Author: Donna Y. Ford Ph.D.
Product Code: 870
ISBN: 978-1-59363-487-2
Pages: 488
Availability: In stock.


Much has changed (and stayed the same) since the first edition of Reversing Underachievement Among Gifted Black Students was published in 1996. Although our nation and schools have changed racially and culturally, with more Black, Hispanic, and Asian students than ever before, our gifted programs and Advanced Placement (AP) classes remain much the same—primarily White and middle class. Two thorny issues that continue to exist in education are the underrepresentation of Black students in these classes and the persistent underachievement of Black students even when identified as gifted. In this edition, these two issues are addressed, with updated information on key social, familial, educational, and psychological factors that contribute to underachievement and underrepresentation. Underachievement and underrepresentation are placed squarely within the larger context of the achievement gap and deficit thinking. A central proposition is that we cannot close the achievement gap unless we eliminate deficit thinking and desegregate gifted education and AP classes. Reversing Underachievement is a must-have text that affords readers a comprehensive understanding of how schools, families, and the social, cultural, and psychological matrix all interact to affect both achievement and underachievement.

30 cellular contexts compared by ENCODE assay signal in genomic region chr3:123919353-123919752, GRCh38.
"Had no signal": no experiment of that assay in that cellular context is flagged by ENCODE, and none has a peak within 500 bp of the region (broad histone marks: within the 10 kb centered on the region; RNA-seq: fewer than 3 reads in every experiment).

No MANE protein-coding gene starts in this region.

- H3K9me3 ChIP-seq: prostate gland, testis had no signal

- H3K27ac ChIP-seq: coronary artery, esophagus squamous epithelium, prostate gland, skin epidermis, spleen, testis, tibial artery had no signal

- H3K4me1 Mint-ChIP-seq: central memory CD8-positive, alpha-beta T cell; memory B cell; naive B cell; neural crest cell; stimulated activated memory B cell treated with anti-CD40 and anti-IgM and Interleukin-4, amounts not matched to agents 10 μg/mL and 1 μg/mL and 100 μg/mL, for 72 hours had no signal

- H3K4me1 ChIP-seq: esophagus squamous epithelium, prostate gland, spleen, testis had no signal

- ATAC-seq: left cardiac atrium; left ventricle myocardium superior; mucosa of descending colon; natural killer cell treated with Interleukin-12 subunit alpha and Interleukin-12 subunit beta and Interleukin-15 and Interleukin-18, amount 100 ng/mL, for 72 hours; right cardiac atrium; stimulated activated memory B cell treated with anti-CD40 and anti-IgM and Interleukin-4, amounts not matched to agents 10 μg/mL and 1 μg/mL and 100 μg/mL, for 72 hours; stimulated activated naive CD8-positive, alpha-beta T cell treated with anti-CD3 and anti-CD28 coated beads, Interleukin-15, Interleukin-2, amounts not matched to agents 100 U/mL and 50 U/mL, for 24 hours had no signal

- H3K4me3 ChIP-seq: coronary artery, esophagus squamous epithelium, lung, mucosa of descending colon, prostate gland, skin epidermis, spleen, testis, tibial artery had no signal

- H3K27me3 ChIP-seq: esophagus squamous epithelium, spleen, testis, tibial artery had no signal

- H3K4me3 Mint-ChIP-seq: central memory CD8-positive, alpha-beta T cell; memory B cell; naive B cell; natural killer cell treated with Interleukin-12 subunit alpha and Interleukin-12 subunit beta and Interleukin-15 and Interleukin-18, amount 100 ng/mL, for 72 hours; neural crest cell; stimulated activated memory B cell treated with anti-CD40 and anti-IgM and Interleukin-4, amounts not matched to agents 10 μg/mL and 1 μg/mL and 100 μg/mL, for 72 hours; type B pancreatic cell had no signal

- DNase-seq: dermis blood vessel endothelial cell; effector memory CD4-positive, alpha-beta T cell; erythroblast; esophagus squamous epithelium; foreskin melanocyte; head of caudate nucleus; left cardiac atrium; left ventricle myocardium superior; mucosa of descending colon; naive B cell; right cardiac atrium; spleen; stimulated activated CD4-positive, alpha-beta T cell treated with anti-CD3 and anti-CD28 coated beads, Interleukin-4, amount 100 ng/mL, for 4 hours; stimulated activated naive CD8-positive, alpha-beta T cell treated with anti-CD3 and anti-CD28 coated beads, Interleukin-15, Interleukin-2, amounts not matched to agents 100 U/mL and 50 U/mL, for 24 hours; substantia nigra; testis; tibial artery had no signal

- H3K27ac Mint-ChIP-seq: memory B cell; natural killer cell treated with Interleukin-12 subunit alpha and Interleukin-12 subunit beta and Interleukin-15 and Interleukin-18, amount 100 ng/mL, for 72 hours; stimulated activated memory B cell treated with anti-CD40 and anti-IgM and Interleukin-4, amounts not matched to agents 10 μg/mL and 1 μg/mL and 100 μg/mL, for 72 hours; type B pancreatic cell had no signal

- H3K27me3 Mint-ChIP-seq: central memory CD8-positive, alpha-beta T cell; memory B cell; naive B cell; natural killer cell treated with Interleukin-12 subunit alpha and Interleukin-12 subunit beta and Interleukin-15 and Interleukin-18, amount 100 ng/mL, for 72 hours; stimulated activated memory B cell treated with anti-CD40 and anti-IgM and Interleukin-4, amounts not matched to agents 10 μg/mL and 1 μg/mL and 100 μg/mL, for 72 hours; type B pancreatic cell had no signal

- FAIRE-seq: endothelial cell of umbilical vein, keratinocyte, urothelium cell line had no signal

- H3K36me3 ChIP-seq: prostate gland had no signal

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Review by: Jared Lancer, Ed.D. - October 11, 2011
Supported by a wealth of research, readers can use this book to rethink current paradigms, structures, and practices that perpetuate the current social order and status quo. By rethinking what constitutes 'achievement' and 'intelligence' in the first place, supported by a deeper understanding of the culture, readers can continuously refine the definitions of terms that govern thinking and guide practice . . . The result in orginial thinking is a paradigm shift. It is precisely this type of dialogue and thought process that is needed among teachers, instructional leaders, policymakers, and all concerned with America's public schools. The children cannot wait.
 
Review: Today's Books - March 14, 2011
Named to the A-List, Today's Books Daily Register
 

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